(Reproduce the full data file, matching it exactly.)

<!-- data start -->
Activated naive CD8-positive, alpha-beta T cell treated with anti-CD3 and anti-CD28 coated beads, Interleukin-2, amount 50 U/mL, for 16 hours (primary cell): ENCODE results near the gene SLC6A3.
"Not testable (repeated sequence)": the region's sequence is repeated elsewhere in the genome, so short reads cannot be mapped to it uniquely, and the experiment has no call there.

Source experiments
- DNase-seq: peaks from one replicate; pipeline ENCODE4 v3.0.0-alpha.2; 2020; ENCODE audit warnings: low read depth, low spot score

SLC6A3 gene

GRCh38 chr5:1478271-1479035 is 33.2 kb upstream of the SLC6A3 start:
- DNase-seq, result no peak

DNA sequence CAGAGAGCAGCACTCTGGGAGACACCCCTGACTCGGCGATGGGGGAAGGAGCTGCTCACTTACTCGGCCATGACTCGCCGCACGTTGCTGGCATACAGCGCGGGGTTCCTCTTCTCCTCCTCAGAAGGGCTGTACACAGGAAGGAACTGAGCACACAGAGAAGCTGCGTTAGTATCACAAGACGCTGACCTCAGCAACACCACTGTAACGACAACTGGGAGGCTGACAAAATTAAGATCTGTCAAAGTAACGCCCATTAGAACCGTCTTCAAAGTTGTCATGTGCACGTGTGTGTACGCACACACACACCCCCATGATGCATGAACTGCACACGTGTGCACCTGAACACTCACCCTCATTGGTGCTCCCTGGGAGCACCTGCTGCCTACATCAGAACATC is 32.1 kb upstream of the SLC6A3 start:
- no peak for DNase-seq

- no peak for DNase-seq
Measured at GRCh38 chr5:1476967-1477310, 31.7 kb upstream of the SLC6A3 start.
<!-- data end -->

Activated naive CD8-positive, alpha-beta T cell treated with anti-CD3 and anti-CD28 coated beads, Interleukin-2, amount 50 U/mL, for 16 hours (primary cell): ENCODE results near the gene SLC6A3.
"Not testable (repeated sequence)": the region's sequence is repeated elsewhere in the genome, so short reads cannot be mapped to it uniquely, and the experiment has no call there.

Source experiments
- DNase-seq: peaks from one replicate; pipeline ENCODE4 v3.0.0-alpha.2; 2020; ENCODE audit warnings: low read depth, low spot score

SLC6A3 gene

GRCh38 chr5:1478271-1479035 is 33.2 kb upstream of the SLC6A3 start:
- DNase-seq, result no peak

DNA sequence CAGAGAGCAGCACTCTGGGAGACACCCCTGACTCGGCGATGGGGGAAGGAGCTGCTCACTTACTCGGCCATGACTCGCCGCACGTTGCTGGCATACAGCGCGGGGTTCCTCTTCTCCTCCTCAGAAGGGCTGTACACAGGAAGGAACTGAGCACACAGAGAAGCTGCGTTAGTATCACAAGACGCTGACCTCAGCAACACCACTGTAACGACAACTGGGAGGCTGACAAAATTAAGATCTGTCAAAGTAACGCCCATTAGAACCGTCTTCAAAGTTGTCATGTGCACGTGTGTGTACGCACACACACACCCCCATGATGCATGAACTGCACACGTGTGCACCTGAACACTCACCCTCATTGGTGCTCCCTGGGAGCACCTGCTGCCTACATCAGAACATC is 32.1 kb upstream of the SLC6A3 start:
- no peak for DNase-seq

- no peak for DNase-seq
Measured at GRCh38 chr5:1476967-1477310, 31.7 kb upstream of the SLC6A3 start.